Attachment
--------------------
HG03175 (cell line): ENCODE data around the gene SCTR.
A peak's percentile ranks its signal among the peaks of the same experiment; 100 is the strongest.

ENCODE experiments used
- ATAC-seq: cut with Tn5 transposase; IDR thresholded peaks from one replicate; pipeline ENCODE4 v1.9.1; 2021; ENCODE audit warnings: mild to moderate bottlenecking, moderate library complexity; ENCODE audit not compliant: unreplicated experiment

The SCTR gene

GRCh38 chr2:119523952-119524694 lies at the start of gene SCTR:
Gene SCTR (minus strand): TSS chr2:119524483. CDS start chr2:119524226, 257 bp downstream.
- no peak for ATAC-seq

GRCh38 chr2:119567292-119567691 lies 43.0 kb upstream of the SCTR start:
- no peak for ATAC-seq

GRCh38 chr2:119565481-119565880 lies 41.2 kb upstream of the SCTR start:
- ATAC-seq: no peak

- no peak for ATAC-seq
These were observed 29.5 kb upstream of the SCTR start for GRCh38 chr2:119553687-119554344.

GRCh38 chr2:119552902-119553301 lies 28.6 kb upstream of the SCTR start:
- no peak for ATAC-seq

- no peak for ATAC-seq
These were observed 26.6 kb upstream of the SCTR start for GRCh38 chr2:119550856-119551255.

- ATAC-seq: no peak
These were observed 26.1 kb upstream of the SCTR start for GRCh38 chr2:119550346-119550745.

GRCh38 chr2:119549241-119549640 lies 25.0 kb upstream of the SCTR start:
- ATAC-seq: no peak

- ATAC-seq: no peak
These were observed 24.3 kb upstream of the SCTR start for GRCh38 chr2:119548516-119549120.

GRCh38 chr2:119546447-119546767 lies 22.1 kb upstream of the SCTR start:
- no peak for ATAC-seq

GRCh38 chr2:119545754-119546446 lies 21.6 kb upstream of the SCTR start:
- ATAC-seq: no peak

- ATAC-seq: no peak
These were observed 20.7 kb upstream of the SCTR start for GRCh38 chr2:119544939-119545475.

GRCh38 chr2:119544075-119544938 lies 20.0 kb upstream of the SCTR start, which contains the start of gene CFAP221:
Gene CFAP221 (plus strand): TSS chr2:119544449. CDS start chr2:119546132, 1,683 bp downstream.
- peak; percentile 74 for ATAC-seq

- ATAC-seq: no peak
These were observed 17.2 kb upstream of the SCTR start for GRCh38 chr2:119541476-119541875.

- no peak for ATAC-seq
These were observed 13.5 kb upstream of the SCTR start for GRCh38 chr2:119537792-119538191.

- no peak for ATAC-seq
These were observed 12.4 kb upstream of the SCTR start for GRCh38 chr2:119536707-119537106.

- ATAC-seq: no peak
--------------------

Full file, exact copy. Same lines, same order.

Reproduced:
HG03175 (cell line): ENCODE data around the gene SCTR.
A peak's percentile ranks its signal among the peaks of the same experiment; 100 is the strongest.

ENCODE experiments used
- ATAC-seq: cut with Tn5 transposase; IDR thresholded peaks from one replicate; pipeline ENCODE4 v1.9.1; 2021; ENCODE audit warnings: mild to moderate bottlenecking, moderate library complexity; ENCODE audit not compliant: unreplicated experiment

The SCTR gene

GRCh38 chr2:119523952-119524694 lies at the start of gene SCTR:
Gene SCTR (minus strand): TSS chr2:119524483. CDS start chr2:119524226, 257 bp downstream.
- no peak for ATAC-seq

GRCh38 chr2:119567292-119567691 lies 43.0 kb upstream of the SCTR start:
- no peak for ATAC-seq

GRCh38 chr2:119565481-119565880 lies 41.2 kb upstream of the SCTR start:
- ATAC-seq: no peak

- no peak for ATAC-seq
These were observed 29.5 kb upstream of the SCTR start for GRCh38 chr2:119553687-119554344.

GRCh38 chr2:119552902-119553301 lies 28.6 kb upstream of the SCTR start:
- no peak for ATAC-seq

- no peak for ATAC-seq
These were observed 26.6 kb upstream of the SCTR start for GRCh38 chr2:119550856-119551255.

- ATAC-seq: no peak
These were observed 26.1 kb upstream of the SCTR start for GRCh38 chr2:119550346-119550745.

GRCh38 chr2:119549241-119549640 lies 25.0 kb upstream of the SCTR start:
- ATAC-seq: no peak

- ATAC-seq: no peak
These were observed 24.3 kb upstream of the SCTR start for GRCh38 chr2:119548516-119549120.

GRCh38 chr2:119546447-119546767 lies 22.1 kb upstream of the SCTR start:
- no peak for ATAC-seq

GRCh38 chr2:119545754-119546446 lies 21.6 kb upstream of the SCTR start:
- ATAC-seq: no peak

- ATAC-seq: no peak
These were observed 20.7 kb upstream of the SCTR start for GRCh38 chr2:119544939-119545475.

GRCh38 chr2:119544075-119544938 lies 20.0 kb upstream of the SCTR start, which contains the start of gene CFAP221:
Gene CFAP221 (plus strand): TSS chr2:119544449. CDS start chr2:119546132, 1,683 bp downstream.
- peak; percentile 74 for ATAC-seq

- ATAC-seq: no peak
These were observed 17.2 kb upstream of the SCTR start for GRCh38 chr2:119541476-119541875.

- no peak for ATAC-seq
These were observed 13.5 kb upstream of the SCTR start for GRCh38 chr2:119537792-119538191.

- no peak for ATAC-seq
These were observed 12.4 kb upstream of the SCTR start for GRCh38 chr2:119536707-119537106.

- ATAC-seq: no peak